Doug Pagitt: Sarah Palin and the Role of Women in Religion and Politics

I attended my first-ever political convention last week–the RNC in St. Paul. I must say it was a good one to start with. The Sarah Palin effect was all the buzz of the arena and gave a unified theme to the night that I was on the convention floor. I interviewed dozens of delegates from at least 10 states and found an amazing amount of consistency among them:

They were only marginally familiar with Sarah Palin. All the people I talked to had only heard of her by name or not at all before John McCain made his announcement on August 29.

They are passionate about her. I heard “she is almost over-qualified;” “she is the best person for the job;” “she will bring balance to McCain who is too far to the middle”

John McCain made the perfect pick. There was a total commitment to her.

The most surprising response for me was to the role of a woman as vice-president and as it related to the worldview of religious conservatives. I asked questions about how people who hold that women should not be in spiritual leadership over men (a view called “complementarian”) would respond to having a woman vice-president and potentially president). If you are not familiar with the line of thinking, it goes something like this:

Men and women are created in a relational order. Men are under God and women are under men. This is not to say that women are lesser than men, but just as tools are designed for specific purposes so is gender a guide to relational order. The Bible is used to support this view specifically passages like Genesis 2:7, 21-24; 1 Timothy 2:12-15; 1 Corinthians 11:8-9; Genesis 2; 1 Corinthians 11:8-10; Romans 5:12-19.

This is not a totally fringe view. It is supported by the Southern Baptist Convention, the Presbyterian Church in America, and many independent churches. It is perhaps the most common perspective among the evangelical religious right.

mccainpalin.jpgThere is an additional line of thinking that this vice-presidential nomination raises. It comes from reading Hebrews 13:17 and 1 Peter 2:13-14 in the same way as the above passages are read: “Obey your leaders and submit to their authority. They keep watch over you as men who must give an account.” “Submit yourselves for the Lord’s sake to every authority instituted among men: whether to the king, as the supreme authority, or to governors, who are sent by him to punish those who do wrong and to commend those who do right.”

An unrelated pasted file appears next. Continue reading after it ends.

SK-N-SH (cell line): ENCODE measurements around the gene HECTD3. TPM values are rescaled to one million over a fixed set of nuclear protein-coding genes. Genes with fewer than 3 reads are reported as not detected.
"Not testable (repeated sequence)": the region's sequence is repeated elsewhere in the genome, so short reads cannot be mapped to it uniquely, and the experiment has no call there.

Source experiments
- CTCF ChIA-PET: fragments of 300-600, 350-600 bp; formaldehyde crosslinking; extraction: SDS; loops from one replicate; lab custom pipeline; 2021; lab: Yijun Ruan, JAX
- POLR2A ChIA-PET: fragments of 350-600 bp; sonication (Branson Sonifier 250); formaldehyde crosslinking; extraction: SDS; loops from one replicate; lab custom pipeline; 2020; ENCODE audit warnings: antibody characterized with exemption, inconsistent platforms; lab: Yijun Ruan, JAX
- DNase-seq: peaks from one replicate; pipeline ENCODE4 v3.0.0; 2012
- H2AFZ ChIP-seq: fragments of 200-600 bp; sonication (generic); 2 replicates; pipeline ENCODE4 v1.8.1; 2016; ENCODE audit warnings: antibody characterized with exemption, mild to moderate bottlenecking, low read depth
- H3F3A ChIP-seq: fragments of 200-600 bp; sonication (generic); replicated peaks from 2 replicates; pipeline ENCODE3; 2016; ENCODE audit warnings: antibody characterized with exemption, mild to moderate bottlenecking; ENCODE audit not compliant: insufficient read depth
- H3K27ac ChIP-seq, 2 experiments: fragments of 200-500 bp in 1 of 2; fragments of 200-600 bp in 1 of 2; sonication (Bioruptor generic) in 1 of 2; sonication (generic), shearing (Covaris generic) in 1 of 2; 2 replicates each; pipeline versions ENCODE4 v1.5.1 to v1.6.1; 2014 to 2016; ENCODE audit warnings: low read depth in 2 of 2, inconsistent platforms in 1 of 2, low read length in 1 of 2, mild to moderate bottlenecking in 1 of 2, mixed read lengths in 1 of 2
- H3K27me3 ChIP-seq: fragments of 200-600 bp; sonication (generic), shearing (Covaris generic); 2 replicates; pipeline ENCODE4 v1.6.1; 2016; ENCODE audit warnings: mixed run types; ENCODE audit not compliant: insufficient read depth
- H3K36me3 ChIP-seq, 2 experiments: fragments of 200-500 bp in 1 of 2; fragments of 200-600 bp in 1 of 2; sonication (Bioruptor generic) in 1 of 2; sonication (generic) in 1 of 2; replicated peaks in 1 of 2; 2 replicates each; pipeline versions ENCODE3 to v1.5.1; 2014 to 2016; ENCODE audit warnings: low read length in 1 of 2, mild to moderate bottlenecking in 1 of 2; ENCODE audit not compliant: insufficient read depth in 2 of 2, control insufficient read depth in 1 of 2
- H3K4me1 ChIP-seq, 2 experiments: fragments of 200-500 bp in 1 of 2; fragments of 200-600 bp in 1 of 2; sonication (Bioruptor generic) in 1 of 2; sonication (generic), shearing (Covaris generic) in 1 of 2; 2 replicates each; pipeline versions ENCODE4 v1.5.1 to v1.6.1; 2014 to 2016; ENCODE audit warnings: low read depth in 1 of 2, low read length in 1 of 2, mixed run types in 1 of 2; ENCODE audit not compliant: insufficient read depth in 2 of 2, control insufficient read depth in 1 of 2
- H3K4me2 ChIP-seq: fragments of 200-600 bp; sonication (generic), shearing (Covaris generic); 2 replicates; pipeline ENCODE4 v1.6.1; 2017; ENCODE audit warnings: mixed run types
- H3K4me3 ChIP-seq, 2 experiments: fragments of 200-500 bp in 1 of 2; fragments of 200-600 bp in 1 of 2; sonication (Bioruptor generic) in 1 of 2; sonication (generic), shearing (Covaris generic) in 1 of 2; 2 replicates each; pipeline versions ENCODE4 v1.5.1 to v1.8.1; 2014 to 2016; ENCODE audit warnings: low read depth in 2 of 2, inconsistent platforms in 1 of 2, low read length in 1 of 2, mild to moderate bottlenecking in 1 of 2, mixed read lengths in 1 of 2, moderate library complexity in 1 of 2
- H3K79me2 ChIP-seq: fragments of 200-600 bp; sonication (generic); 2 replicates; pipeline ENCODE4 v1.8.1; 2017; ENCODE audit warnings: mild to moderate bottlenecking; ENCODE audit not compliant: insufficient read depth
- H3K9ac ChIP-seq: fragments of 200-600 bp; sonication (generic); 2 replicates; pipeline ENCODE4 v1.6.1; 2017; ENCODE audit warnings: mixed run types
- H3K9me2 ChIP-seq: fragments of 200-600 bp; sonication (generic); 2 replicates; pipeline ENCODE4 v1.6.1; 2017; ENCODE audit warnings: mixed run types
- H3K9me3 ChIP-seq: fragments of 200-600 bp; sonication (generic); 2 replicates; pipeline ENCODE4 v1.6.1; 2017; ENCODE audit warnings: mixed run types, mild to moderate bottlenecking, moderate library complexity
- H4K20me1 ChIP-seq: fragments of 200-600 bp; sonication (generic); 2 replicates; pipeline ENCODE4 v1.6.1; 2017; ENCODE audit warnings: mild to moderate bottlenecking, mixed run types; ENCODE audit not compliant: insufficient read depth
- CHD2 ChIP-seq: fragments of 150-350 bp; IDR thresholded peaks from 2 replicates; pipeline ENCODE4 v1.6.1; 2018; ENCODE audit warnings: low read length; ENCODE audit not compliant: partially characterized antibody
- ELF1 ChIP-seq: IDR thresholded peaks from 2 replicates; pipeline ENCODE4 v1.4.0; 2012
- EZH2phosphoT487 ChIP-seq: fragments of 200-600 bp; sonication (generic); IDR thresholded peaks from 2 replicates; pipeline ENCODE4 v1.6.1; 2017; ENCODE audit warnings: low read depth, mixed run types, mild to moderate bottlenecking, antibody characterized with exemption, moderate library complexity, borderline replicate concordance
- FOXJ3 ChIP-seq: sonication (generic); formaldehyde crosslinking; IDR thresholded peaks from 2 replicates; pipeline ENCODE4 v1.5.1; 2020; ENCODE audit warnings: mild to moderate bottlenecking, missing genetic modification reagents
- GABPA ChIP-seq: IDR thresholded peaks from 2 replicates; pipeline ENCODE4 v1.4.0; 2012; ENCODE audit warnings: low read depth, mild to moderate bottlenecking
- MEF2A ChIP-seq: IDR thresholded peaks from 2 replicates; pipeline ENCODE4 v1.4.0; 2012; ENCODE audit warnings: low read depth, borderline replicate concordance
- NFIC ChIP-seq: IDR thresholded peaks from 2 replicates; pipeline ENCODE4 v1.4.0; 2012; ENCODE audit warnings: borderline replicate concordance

Many religious conservatives have used these verses to make the argument that God places our leaders over us, and to obey them is to obey God. For that leader to be a woman would mean that men would have a woman over them as a leader. This is a problem.

Many who hold to the complementarian view would say there is a difference between church leadership and governmental leadership. But this poses a problem for those who want to suggest that the president is God’s appointed leader.

I raised some form of this question with the delegates I interviewed. I asked, “Do you think it will be a problem for religious conservatives who hold that women should not have authority over men and who do not allow a woman to be a pastor of a church or teach a Sunday school class with men in it? Will they have a problem with a woman vice-president?”

To a person the response was Yes, I am sure they will. But they will just need to get over it.

I was fascinated to think that this nomination could actually weaken the complementary view or the view of the president being God’s chosen leader because of the commitment to support the pro-life ticket. It will be quite a dilemma for some religious conservatives who will have to choose between commitments. And there is no doubt that the support for Governor Palin rests squarely on her pro-life stance.

From the delegates I spoke to I am sure that the times, they are a changin’.

–Doug Pagitt is the author of A CHRISTIANITY WORTH BELIEVING and founder of Solomon’s Porch, a Christian community in Minneapolis.